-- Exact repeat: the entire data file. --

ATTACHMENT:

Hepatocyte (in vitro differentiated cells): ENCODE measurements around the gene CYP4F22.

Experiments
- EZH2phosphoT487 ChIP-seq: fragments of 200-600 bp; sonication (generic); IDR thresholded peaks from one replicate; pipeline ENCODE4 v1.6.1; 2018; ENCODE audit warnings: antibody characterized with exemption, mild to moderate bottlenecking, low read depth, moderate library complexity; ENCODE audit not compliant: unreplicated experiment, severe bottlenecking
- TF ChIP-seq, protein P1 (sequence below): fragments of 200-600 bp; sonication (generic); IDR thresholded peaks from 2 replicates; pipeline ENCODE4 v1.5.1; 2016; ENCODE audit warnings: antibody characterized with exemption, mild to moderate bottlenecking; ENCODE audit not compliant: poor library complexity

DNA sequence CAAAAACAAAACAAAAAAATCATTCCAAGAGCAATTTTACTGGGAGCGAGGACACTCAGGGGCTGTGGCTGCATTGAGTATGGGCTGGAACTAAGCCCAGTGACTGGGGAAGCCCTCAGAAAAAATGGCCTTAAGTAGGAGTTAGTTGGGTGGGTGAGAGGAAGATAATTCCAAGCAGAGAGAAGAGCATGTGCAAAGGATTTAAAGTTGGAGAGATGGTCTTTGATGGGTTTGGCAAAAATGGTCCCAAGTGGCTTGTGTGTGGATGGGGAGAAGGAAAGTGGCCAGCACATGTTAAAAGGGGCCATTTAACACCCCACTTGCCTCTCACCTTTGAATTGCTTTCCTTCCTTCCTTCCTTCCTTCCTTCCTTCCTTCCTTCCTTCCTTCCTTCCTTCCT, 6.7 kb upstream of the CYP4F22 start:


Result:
Hepatocyte (in vitro differentiated cells): ENCODE measurements around the gene CYP4F22.

Experiments
- EZH2phosphoT487 ChIP-seq: fragments of 200-600 bp; sonication (generic); IDR thresholded peaks from one replicate; pipeline ENCODE4 v1.6.1; 2018; ENCODE audit warnings: antibody characterized with exemption, mild to moderate bottlenecking, low read depth, moderate library complexity; ENCODE audit not compliant: unreplicated experiment, severe bottlenecking
- TF ChIP-seq, protein P1 (sequence below): fragments of 200-600 bp; sonication (generic); IDR thresholded peaks from 2 replicates; pipeline ENCODE4 v1.5.1; 2016; ENCODE audit warnings: antibody characterized with exemption, mild to moderate bottlenecking; ENCODE audit not compliant: poor library complexity

DNA sequence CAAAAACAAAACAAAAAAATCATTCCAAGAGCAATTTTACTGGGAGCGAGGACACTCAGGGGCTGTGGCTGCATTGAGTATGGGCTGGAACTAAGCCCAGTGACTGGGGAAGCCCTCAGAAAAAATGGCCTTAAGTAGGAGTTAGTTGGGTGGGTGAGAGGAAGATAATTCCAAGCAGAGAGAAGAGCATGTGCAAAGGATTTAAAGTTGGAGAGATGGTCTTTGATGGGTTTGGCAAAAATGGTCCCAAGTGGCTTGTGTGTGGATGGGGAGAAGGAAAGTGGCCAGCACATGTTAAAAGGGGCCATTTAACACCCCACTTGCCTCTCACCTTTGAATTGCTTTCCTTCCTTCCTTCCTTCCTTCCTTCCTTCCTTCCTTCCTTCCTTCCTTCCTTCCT, 6.7 kb upstream of the CYP4F22 start: